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US Citizen. US Company. Working remotely from Canada. Waiting for PR, sponsored by wife

Hi all!

My husband (US citizen) and I (dual citizen) are planning to move to British Columbia from California for my new job. We are applying outland for his permanent residency. His US company says it’s OK for him to work remotely.

Question is: does he need any kind of work permit if he is paid by an American company, in American funds, to an American bank account?

AND can you please point me to the source of how you know this information?

Thank you!

Great question, let me check with someone who might know and get back

what visa would he be on when he is in Canada?

A quick google search gave me this: https://canadianpayrollservices.com/legalities-hiring-remote-canadian-workers-us-companies/

(check this) http://www.cic.gc.ca/english/helpcentre/answer.asp?qnum=172&top=17

(and this) http://www.cic.gc.ca/english/helpcentre/answer.asp?qnum=177&top=17

(work permit might be an issue): https://www.canada.ca/en/immigration-refugees-citizenship/services/work-canada/permit/temporary/eligibility.html

Long story short, your husband will most likely be required to apply for an open work permit (not specific to an employer) and he can start work as soon as he receives it. The fourth link I mentioned says the person has to prove he/she will leave the country once work permit has expired. However the previous link says open work permit is an option. I know of a few cases when tourist visas have been rejected when PR application for same person was in process. Open work permit might be best option. Also, if you’re still in doubt, might be worthwhile to consult a lawyer.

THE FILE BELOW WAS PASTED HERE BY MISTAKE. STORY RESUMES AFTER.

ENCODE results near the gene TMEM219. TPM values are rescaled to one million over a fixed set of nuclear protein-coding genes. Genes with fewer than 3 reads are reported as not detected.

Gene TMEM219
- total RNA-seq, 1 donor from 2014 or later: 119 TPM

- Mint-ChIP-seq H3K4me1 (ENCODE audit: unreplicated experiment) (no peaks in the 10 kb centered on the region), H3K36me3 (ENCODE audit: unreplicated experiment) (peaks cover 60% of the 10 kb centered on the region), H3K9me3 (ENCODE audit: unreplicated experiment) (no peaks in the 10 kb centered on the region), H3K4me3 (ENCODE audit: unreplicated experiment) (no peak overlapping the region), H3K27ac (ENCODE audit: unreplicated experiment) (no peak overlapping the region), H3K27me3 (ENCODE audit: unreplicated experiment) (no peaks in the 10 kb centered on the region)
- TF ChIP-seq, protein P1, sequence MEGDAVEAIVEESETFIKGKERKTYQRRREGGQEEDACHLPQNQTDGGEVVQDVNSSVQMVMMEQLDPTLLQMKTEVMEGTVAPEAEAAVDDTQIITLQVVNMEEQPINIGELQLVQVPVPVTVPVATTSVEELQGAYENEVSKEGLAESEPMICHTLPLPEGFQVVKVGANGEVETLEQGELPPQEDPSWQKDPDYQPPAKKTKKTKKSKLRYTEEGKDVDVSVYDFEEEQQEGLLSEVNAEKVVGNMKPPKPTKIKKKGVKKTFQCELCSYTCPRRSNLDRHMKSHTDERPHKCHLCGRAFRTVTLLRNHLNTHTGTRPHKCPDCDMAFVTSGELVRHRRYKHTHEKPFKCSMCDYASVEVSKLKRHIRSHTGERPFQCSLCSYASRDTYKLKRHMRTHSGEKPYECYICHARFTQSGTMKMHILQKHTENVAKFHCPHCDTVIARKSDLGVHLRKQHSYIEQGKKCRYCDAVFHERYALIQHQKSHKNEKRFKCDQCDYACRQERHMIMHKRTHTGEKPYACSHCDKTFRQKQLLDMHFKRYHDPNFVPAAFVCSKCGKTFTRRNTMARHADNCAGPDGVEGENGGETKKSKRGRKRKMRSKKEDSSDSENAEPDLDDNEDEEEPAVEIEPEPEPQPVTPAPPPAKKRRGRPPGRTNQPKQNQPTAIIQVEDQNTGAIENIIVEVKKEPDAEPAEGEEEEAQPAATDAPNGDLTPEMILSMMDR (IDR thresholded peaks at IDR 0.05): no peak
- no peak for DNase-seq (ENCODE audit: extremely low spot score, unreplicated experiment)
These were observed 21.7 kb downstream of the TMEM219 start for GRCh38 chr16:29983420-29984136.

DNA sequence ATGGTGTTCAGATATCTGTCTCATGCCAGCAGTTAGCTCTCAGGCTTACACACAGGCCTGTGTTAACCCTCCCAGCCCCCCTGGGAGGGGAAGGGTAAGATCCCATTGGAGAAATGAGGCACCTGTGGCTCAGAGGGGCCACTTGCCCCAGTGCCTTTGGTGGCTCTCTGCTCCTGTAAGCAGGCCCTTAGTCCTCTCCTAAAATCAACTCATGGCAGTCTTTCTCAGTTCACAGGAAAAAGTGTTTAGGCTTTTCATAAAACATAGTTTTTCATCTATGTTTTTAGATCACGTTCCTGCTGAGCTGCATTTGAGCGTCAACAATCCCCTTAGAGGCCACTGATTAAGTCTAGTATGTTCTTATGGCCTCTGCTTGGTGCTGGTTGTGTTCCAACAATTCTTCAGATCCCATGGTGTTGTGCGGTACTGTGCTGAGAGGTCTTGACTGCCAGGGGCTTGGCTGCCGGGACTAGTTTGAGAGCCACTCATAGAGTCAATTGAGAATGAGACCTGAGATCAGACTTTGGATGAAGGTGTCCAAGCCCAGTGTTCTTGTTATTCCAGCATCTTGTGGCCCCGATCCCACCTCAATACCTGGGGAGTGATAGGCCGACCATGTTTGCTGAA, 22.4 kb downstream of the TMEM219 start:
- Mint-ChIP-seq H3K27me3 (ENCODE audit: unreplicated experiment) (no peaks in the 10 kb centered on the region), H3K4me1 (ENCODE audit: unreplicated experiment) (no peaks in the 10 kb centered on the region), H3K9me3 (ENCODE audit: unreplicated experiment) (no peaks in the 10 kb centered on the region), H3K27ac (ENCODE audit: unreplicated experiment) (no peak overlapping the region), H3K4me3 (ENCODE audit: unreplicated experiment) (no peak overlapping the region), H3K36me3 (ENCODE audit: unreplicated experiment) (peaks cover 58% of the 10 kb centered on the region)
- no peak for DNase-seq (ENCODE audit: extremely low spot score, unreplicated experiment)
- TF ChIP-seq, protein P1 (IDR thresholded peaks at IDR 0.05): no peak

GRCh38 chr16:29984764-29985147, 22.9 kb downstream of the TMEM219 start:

There are two aspects to consider: 1. Legality of work 2. Taxation.

  1. Legality of work: w.r.t. holding the right “legal status” in Canada that allows you to work while being physically present in Canada. In general you’re not allowed to work on tourist visas, and US citizens who are allowed to travel to Canada without any visa are generally limited by the 90-day limit, and have to apply for a work permit if they want to work in Canada (https://www.visaplace.com/blog-immigration-law/canadian-work-permits/american-work-canada/).

Note that when it comes to work visas, the general understanding is that any person “working” in a country he/she is physically present in, irrespective of where he/she gets paid from, needs a respective work permit/visa that allows said work. Meetings/short term visits etc are exempt in most cases.

  1. Taxation: This subject, although not related to this forum, is important since you want to avoid dual taxation. There are tax treaties that your Canadian tax consultant will surely know about to avoid double taxation.

Hope this helps.

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